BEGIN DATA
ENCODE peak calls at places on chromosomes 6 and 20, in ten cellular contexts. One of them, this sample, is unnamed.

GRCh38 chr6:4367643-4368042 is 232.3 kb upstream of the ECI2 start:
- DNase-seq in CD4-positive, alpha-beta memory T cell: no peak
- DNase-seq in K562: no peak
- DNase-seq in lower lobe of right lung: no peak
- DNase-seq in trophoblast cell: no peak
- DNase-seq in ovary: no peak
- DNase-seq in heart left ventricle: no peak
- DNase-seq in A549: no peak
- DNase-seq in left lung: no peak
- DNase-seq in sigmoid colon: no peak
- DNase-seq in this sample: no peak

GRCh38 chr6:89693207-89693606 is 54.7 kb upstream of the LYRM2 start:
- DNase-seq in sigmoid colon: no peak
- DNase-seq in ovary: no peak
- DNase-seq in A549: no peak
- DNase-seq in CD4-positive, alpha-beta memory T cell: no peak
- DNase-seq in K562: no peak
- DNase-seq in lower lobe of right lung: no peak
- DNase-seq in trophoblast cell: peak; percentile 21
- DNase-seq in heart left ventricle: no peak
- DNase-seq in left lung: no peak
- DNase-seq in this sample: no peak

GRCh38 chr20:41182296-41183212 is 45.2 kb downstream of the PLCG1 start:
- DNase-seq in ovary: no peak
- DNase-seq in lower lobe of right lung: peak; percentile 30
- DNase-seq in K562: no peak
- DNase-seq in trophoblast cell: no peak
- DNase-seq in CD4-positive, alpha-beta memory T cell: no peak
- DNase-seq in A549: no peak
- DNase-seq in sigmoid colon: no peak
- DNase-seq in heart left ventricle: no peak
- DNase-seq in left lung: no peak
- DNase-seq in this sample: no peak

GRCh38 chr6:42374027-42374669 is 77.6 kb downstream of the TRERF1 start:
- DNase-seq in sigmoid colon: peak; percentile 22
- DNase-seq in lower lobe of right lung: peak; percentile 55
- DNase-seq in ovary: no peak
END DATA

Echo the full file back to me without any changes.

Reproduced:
ENCODE peak calls at places on chromosomes 6 and 20, in ten cellular contexts. One of them, this sample, is unnamed.

GRCh38 chr6:4367643-4368042 is 232.3 kb upstream of the ECI2 start:
- DNase-seq in CD4-positive, alpha-beta memory T cell: no peak
- DNase-seq in K562: no peak
- DNase-seq in lower lobe of right lung: no peak
- DNase-seq in trophoblast cell: no peak
- DNase-seq in ovary: no peak
- DNase-seq in heart left ventricle: no peak
- DNase-seq in A549: no peak
- DNase-seq in left lung: no peak
- DNase-seq in sigmoid colon: no peak
- DNase-seq in this sample: no peak

GRCh38 chr6:89693207-89693606 is 54.7 kb upstream of the LYRM2 start:
- DNase-seq in sigmoid colon: no peak
- DNase-seq in ovary: no peak
- DNase-seq in A549: no peak
- DNase-seq in CD4-positive, alpha-beta memory T cell: no peak
- DNase-seq in K562: no peak
- DNase-seq in lower lobe of right lung: no peak
- DNase-seq in trophoblast cell: peak; percentile 21
- DNase-seq in heart left ventricle: no peak
- DNase-seq in left lung: no peak
- DNase-seq in this sample: no peak

GRCh38 chr20:41182296-41183212 is 45.2 kb downstream of the PLCG1 start:
- DNase-seq in ovary: no peak
- DNase-seq in lower lobe of right lung: peak; percentile 30
- DNase-seq in K562: no peak
- DNase-seq in trophoblast cell: no peak
- DNase-seq in CD4-positive, alpha-beta memory T cell: no peak
- DNase-seq in A549: no peak
- DNase-seq in sigmoid colon: no peak
- DNase-seq in heart left ventricle: no peak
- DNase-seq in left lung: no peak
- DNase-seq in this sample: no peak

GRCh38 chr6:42374027-42374669 is 77.6 kb downstream of the TRERF1 start:
- DNase-seq in sigmoid colon: peak; percentile 22
- DNase-seq in lower lobe of right lung: peak; percentile 55
- DNase-seq in ovary: no peak